Accidents can happen at any time—house fires, car accidents, worker’s compensation claims, and injuries to life and limb, to name a few. A civil lawsuit or claim may continue for years after the injury. Sometimes civil claims arise while a couple is in the middle of a divorce. Which raises the question: How do California courts handle personal injury claims and insurance proceeds during a divorce?
If an ex-spouse has to file an insurance claim or personal injury lawsuit because of the mishap, it’s not easy to determine which spouse is entitled to a payout or where to turn to figure it out. If you have questions about how the court will divide your accident proceeds, here’s what you need to know about accidents, insurance, and divorce. For purposes of this article, an “Injured Spouse” and a “Personal Injury Award” includes injuries to property, such as houses and vehicles, as well as injuries to life and limb.
Automatic Temporary Restraining Orders Ensure that Upon Service of a Divorce Case, Neither Spouse Is Permitted to Remove or Cancel Their Spouse’s Insurance Policies.
Provision 3 of the Automatic Temporary Restraining Orders ( “ATROS”), located on page 2 of the Summons of a Petition for Dissolution, ensure that if an accident occurs while your divorce is pending, the insurance you had during your marriage will remain intact throughout the proceedings. Provision 3 of the ATROs prohibits cashing, borrowing against, canceling, transferring, disposing of, or changing the beneficiaries of any insurance or other coverage including life, health, automobile and disability, held for the benefit of the parties and their child or children for whom support may be ordered.. When one spouse serves the other with a summons in a legal separation or marital dissolution matter, ATROs become immediately effective.
Accidents Before Marriage Or After the Date of Separation
In general, property owned before or after marriage, or property acquired during marriage by gift, bequest, devise, or descent is the separate property of the spouse who acquired it. (Family Code ‘770-771).
If an accident occurs before a couple is married or after their judgment for divorce or legal separation, then courts in California will generally find that the proceeds from any legal settlement or insurance claim are the injured-spouse’s separate property. Because of this, ex-spouses must take care to update insurance policies after a divorce, ensuring that their coverage does not lapse due to their spouse cancelling a policy after a divorce judgment.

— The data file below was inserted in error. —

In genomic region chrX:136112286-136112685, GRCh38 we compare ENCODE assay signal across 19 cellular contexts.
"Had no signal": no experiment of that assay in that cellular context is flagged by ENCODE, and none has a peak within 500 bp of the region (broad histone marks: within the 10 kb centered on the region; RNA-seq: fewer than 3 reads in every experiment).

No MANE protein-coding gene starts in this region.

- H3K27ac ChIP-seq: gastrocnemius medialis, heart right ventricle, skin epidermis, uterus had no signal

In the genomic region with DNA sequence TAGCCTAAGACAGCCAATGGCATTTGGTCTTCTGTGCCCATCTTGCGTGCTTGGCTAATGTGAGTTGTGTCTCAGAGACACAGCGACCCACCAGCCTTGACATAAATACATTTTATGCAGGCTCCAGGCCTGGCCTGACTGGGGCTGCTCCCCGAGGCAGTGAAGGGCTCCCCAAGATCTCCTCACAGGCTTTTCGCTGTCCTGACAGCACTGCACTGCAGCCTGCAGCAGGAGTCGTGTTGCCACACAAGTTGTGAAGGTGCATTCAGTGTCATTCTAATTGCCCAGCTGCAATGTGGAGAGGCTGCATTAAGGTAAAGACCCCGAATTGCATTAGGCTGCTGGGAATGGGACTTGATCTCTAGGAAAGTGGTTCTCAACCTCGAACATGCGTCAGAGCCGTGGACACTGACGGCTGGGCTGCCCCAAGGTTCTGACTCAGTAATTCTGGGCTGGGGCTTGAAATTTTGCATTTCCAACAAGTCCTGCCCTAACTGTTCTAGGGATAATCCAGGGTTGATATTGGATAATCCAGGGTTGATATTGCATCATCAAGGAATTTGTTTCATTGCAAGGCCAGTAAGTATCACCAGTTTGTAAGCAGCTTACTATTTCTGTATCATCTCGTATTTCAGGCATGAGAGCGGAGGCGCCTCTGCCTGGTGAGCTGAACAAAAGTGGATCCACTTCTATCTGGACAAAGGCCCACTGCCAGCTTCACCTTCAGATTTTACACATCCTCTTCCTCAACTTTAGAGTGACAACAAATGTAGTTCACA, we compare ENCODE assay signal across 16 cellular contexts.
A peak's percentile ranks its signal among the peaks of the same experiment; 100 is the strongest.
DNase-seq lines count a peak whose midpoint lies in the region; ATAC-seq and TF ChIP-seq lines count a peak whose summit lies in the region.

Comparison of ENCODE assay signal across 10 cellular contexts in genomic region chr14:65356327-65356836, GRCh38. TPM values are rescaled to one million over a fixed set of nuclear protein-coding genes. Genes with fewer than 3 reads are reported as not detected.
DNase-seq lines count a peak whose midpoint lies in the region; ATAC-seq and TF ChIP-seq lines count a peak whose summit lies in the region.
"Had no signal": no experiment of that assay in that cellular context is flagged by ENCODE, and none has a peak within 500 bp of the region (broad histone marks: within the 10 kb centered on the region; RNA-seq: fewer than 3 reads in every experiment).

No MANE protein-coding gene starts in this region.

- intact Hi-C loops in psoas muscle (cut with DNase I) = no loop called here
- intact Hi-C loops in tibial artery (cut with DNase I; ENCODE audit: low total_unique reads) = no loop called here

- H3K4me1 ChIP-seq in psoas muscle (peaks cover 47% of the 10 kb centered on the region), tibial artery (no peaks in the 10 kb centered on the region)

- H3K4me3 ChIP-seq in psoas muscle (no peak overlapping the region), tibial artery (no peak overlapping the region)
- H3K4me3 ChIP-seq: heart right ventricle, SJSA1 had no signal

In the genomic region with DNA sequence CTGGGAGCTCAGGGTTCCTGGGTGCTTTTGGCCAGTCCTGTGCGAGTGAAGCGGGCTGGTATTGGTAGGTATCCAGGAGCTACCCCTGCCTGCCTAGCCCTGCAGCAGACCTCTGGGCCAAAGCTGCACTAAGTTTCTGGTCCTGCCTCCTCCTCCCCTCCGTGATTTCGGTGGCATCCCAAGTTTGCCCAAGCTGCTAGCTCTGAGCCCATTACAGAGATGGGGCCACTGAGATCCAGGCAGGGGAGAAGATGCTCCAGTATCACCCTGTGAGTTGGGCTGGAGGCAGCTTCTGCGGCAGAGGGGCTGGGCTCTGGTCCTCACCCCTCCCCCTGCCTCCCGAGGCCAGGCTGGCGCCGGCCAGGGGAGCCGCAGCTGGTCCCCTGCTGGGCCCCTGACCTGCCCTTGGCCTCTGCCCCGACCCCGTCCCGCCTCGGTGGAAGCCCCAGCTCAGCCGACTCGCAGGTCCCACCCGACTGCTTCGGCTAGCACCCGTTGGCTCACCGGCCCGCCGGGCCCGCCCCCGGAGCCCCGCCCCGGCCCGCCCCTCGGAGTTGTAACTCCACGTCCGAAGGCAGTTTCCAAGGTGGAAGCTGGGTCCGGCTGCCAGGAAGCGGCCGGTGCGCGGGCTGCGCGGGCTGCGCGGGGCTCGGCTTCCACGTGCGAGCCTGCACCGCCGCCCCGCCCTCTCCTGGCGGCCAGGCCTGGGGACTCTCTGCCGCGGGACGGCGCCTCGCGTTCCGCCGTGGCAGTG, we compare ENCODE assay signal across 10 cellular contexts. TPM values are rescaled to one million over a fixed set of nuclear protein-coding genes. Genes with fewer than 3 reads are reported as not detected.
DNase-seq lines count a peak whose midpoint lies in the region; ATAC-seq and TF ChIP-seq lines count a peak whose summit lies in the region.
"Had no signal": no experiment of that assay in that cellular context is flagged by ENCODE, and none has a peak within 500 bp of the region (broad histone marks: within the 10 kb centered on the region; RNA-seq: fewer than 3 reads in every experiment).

In California, Personal Injury awards are Separate Property when the injury arose either (1) after a legal separation decree or divorce judgment; (2) while the injured spouse is living separate and apart from the other spouse; or (3) during marriage wherein one spouse has caused either injury to property or the person of the other spouse. ( Family Code ‘781). However, if the non-injured spouse has paid expenses to cover the sustained injury(ies) from separate property or from the community property, the non-injured spouse is entitled to reimbursement for the expenses from the judgment for damages for personal injuries, or pursuant to an agreement for the settlement or compromise of a claim for those damages.
Accidents During the Marriage
California Family Code 780 states that if a personal injury cause of action arose during the marriage, then the non-injured spouse would be entitled to half of the money, unless an exception in Family Code § 781(a) or § 2603 applies.
Family Code § 781(a) states that if the accident that lead to the personal injury award occurred either (1) after a Judgment for Divorce or Legal Separation or (2) while the spouses are living separate from one another, then the award is the separate property of the injured-spouse. It is noteworthy that part (2) does not state that the date of separation is the relevant date of note, but that living separate from one another is the relevant criteria for an injury award to be a spouse’s separate property.
Despite the rules stated in Family Code § 780 and § 781(a), Family Code § 2603(b) allows the court to assign community estate personal injury damages to the respective parties in such proportions as the court determines to be just, but at least one-half of the damages must go to the injured party.